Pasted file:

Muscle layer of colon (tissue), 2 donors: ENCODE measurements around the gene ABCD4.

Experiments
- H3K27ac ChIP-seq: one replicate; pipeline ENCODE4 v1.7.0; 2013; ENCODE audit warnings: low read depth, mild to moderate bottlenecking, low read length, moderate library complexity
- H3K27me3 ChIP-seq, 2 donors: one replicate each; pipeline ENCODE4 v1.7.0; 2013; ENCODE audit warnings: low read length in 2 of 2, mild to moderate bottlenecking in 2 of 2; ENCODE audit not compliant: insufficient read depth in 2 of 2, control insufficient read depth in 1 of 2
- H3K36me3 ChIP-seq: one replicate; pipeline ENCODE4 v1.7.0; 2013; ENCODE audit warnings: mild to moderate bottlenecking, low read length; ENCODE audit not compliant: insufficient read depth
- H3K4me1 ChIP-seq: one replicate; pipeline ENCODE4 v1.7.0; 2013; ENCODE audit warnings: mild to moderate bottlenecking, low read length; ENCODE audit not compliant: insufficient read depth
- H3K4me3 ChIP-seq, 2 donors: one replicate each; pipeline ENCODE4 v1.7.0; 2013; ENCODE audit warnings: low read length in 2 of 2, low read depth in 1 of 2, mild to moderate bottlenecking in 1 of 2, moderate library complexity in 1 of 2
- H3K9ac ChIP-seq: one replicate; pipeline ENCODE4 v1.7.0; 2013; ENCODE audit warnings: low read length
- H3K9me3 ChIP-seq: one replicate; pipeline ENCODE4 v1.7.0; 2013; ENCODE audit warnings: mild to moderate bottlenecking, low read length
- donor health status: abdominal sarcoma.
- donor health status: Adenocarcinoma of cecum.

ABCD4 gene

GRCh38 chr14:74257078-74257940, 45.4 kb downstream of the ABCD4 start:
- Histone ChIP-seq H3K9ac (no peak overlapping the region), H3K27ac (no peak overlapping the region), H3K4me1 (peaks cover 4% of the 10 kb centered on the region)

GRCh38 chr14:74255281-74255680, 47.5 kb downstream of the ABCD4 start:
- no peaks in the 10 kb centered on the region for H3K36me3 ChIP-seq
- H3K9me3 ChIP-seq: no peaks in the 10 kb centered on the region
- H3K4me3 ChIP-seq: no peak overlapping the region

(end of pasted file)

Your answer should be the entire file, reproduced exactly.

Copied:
Muscle layer of colon (tissue), 2 donors: ENCODE measurements around the gene ABCD4.

Experiments
- H3K27ac ChIP-seq: one replicate; pipeline ENCODE4 v1.7.0; 2013; ENCODE audit warnings: low read depth, mild to moderate bottlenecking, low read length, moderate library complexity
- H3K27me3 ChIP-seq, 2 donors: one replicate each; pipeline ENCODE4 v1.7.0; 2013; ENCODE audit warnings: low read length in 2 of 2, mild to moderate bottlenecking in 2 of 2; ENCODE audit not compliant: insufficient read depth in 2 of 2, control insufficient read depth in 1 of 2
- H3K36me3 ChIP-seq: one replicate; pipeline ENCODE4 v1.7.0; 2013; ENCODE audit warnings: mild to moderate bottlenecking, low read length; ENCODE audit not compliant: insufficient read depth
- H3K4me1 ChIP-seq: one replicate; pipeline ENCODE4 v1.7.0; 2013; ENCODE audit warnings: mild to moderate bottlenecking, low read length; ENCODE audit not compliant: insufficient read depth
- H3K4me3 ChIP-seq, 2 donors: one replicate each; pipeline ENCODE4 v1.7.0; 2013; ENCODE audit warnings: low read length in 2 of 2, low read depth in 1 of 2, mild to moderate bottlenecking in 1 of 2, moderate library complexity in 1 of 2
- H3K9ac ChIP-seq: one replicate; pipeline ENCODE4 v1.7.0; 2013; ENCODE audit warnings: low read length
- H3K9me3 ChIP-seq: one replicate; pipeline ENCODE4 v1.7.0; 2013; ENCODE audit warnings: mild to moderate bottlenecking, low read length
- donor health status: abdominal sarcoma.
- donor health status: Adenocarcinoma of cecum.

ABCD4 gene

GRCh38 chr14:74257078-74257940, 45.4 kb downstream of the ABCD4 start:
- Histone ChIP-seq H3K9ac (no peak overlapping the region), H3K27ac (no peak overlapping the region), H3K4me1 (peaks cover 4% of the 10 kb centered on the region)

GRCh38 chr14:74255281-74255680, 47.5 kb downstream of the ABCD4 start:
- no peaks in the 10 kb centered on the region for H3K36me3 ChIP-seq
- H3K9me3 ChIP-seq: no peaks in the 10 kb centered on the region
- H3K4me3 ChIP-seq: no peak overlapping the region